Feminist Role Models? Scandal Could Learn From Grey’s Anatomy

Danayit Musse

Is Scandal's Olivia Pope (Kerry Washington) really an admirable example of a strong woman? (ABC/Danny Feld)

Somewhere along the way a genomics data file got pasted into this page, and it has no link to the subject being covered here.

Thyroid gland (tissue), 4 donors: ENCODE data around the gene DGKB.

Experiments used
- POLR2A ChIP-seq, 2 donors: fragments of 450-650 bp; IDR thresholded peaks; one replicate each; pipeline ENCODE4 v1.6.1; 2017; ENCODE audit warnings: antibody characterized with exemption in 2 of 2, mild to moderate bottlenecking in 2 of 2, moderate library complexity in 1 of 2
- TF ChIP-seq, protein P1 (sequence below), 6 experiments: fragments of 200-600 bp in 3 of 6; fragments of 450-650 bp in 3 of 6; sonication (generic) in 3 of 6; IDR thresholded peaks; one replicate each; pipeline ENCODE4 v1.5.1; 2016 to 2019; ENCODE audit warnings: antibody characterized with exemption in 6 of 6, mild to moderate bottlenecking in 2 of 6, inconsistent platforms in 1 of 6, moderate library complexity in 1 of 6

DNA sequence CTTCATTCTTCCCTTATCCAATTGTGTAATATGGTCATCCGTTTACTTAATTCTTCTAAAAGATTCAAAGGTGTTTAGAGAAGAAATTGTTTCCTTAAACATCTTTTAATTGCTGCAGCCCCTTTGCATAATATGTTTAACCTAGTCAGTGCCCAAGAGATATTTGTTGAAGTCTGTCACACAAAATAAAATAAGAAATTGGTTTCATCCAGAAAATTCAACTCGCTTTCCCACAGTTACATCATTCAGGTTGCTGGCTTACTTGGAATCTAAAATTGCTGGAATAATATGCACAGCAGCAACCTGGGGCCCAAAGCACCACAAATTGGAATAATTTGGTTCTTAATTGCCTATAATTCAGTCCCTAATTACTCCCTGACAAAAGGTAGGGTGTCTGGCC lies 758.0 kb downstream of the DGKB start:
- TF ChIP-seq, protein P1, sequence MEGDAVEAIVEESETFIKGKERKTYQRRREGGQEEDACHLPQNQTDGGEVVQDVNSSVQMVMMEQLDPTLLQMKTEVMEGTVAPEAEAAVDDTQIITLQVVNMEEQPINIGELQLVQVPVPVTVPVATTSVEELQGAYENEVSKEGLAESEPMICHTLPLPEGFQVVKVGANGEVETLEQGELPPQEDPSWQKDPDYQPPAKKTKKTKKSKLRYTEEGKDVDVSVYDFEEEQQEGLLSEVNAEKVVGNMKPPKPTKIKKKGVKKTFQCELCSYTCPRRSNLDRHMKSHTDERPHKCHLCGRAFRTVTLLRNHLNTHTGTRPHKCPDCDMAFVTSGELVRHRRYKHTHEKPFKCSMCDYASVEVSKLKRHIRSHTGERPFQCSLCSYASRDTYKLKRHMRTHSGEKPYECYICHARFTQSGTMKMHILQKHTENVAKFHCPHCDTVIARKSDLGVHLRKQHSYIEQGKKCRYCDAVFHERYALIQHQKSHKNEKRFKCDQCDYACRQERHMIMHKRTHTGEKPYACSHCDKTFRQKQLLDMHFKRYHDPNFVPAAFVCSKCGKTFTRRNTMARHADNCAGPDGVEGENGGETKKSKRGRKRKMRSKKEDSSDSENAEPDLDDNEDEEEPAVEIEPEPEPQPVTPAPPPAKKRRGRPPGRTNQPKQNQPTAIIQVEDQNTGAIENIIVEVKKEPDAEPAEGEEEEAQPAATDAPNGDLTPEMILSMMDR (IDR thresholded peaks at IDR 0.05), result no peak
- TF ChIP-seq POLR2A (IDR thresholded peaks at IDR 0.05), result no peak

There is no ques­tion that Shon­da Rhimes—the first African-Amer­i­can woman to cre­ate and exec­u­tive pro­duce a top 10 net­work series (Grey’s Anatomy)—is a trail­blaz­er when it comes to diver­si­ty on tele­vi­sion. Her use of col­or­blind cast­ing brought us a hos­pi­tal dra­ma in which half of the doc­tors are played by minori­ties (Grey’s Anato­my) and a rare series with an African-Amer­i­can female lead (Scan­dal).Rhimes has also received acclaim for her por­tray­al of bold and pow­er­ful women. And indeed, on the sur­face, the women of Grey’s and Scan­dal are intel­li­gent, suc­cess­ful, ambi­tious and career-ori­ent­ed. But scratch that sur­face, and the female char­ac­ters in Scan­dal fall short of Rhimes’ suc­cess­ful depic­tion of empow­ered women in Grey’s.The dif­fer­ences man­i­fest in the way the char­ac­ters man­age their per­son­al lives. In Grey’s, the female char­ac­ters are inde­pen­dent and pow­er­ful in every sphere of their lives: They are pas­sion­ate, but not blind­ed by their pas­sion, and most impor­tant­ly, they refuse to com­pro­mise their val­ues and integri­ty for any­one who isn’t will­ing to do the same for them. For instance, when sur­geon Miran­da Bai­ley (Chan­dra Wil­son) was told by her hus­band that she had to decide between a pres­ti­gious pedi­atric fel­low­ship and their mar­riage, it took Bai­ley no time to pick the fel­low­ship, “cause a mar­riage that results to ulti­ma­tums, it’s not a mar­riage.”By con­trast, Rhimes’ female char­ac­ters in Scan­dal behave in ways that con­tra­dict the strength and inde­pen­dence they strive to embody. They show a will­ing­ness to take emo­tion­al abuse and they keep get­ting burned in the same ways, fail­ing to learn from their mis­takes. Sus­cep­ti­ble to manip­u­la­tion, they often com­pro­mise their ambi­tions and stan­dards for unde­serv­ing peo­ple. Despite this stark depar­ture from her pre­vi­ous mod­el, Rhimes has man­aged to receive often-uncrit­i­cal praise from media and fans alike, who have embraced Scan­dal as a source of female empowerment.